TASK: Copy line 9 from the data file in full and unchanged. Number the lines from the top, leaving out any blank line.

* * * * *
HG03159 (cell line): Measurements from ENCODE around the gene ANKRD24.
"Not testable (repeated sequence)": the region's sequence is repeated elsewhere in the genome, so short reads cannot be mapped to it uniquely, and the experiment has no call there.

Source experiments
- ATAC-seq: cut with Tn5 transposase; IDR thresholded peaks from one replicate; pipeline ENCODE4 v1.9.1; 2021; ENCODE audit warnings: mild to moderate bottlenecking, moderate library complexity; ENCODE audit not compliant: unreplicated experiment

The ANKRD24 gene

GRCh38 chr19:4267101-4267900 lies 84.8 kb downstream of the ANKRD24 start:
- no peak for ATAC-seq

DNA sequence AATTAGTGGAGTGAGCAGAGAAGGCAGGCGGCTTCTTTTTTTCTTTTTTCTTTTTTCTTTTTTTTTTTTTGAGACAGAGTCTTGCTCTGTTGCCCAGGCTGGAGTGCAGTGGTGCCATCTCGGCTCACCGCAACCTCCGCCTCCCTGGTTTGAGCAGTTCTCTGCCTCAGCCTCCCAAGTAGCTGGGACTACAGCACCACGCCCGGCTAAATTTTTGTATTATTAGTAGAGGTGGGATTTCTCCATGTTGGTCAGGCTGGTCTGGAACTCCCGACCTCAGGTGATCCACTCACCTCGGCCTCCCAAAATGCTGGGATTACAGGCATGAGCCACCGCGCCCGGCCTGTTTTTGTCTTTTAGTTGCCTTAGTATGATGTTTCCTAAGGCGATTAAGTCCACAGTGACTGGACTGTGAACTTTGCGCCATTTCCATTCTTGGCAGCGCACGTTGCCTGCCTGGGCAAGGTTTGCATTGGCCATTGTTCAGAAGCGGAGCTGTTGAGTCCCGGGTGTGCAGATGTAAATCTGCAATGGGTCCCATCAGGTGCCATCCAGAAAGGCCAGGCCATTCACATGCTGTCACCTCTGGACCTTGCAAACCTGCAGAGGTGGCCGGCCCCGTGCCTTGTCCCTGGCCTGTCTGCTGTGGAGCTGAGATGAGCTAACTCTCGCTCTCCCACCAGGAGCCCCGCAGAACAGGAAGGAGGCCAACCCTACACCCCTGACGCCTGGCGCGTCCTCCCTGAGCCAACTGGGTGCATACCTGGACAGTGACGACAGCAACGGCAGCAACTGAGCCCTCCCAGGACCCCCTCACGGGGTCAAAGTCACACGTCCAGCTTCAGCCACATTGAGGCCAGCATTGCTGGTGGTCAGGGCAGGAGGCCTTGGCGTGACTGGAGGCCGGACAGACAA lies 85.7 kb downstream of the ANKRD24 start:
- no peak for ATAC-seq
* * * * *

- no peak for ATAC-seq